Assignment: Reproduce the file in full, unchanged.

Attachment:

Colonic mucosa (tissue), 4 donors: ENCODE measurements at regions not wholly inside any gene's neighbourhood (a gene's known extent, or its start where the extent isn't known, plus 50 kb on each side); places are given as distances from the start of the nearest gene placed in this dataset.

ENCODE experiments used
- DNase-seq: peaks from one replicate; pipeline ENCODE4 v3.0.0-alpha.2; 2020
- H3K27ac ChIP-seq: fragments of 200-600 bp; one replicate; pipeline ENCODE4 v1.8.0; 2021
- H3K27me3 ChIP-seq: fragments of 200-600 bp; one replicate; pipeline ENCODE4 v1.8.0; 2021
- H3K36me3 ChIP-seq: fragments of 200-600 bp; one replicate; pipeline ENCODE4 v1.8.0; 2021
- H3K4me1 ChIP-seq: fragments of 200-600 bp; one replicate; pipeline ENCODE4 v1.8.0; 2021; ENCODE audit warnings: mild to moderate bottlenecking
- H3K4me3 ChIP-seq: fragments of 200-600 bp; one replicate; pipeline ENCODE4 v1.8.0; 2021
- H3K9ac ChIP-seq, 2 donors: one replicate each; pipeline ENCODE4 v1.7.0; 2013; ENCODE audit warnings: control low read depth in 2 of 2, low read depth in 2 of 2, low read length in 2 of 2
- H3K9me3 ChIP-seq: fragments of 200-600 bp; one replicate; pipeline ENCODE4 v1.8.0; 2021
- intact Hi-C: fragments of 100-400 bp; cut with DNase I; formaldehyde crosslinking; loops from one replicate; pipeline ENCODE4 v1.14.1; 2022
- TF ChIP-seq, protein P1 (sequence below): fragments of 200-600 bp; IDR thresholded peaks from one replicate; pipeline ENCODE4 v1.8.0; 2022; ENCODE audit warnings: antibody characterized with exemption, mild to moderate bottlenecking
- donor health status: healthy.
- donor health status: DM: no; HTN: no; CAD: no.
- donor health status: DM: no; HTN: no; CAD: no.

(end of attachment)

Colonic mucosa (tissue), 4 donors: ENCODE measurements at regions not wholly inside any gene's neighbourhood (a gene's known extent, or its start where the extent isn't known, plus 50 kb on each side); places are given as distances from the start of the nearest gene placed in this dataset.

ENCODE experiments used
- DNase-seq: peaks from one replicate; pipeline ENCODE4 v3.0.0-alpha.2; 2020
- H3K27ac ChIP-seq: fragments of 200-600 bp; one replicate; pipeline ENCODE4 v1.8.0; 2021
- H3K27me3 ChIP-seq: fragments of 200-600 bp; one replicate; pipeline ENCODE4 v1.8.0; 2021
- H3K36me3 ChIP-seq: fragments of 200-600 bp; one replicate; pipeline ENCODE4 v1.8.0; 2021
- H3K4me1 ChIP-seq: fragments of 200-600 bp; one replicate; pipeline ENCODE4 v1.8.0; 2021; ENCODE audit warnings: mild to moderate bottlenecking
- H3K4me3 ChIP-seq: fragments of 200-600 bp; one replicate; pipeline ENCODE4 v1.8.0; 2021
- H3K9ac ChIP-seq, 2 donors: one replicate each; pipeline ENCODE4 v1.7.0; 2013; ENCODE audit warnings: control low read depth in 2 of 2, low read depth in 2 of 2, low read length in 2 of 2
- H3K9me3 ChIP-seq: fragments of 200-600 bp; one replicate; pipeline ENCODE4 v1.8.0; 2021
- intact Hi-C: fragments of 100-400 bp; cut with DNase I; formaldehyde crosslinking; loops from one replicate; pipeline ENCODE4 v1.14.1; 2022
- TF ChIP-seq, protein P1 (sequence below): fragments of 200-600 bp; IDR thresholded peaks from one replicate; pipeline ENCODE4 v1.8.0; 2022; ENCODE audit warnings: antibody characterized with exemption, mild to moderate bottlenecking
- donor health status: healthy.
- donor health status: DM: no; HTN: no; CAD: no.
- donor health status: DM: no; HTN: no; CAD: no.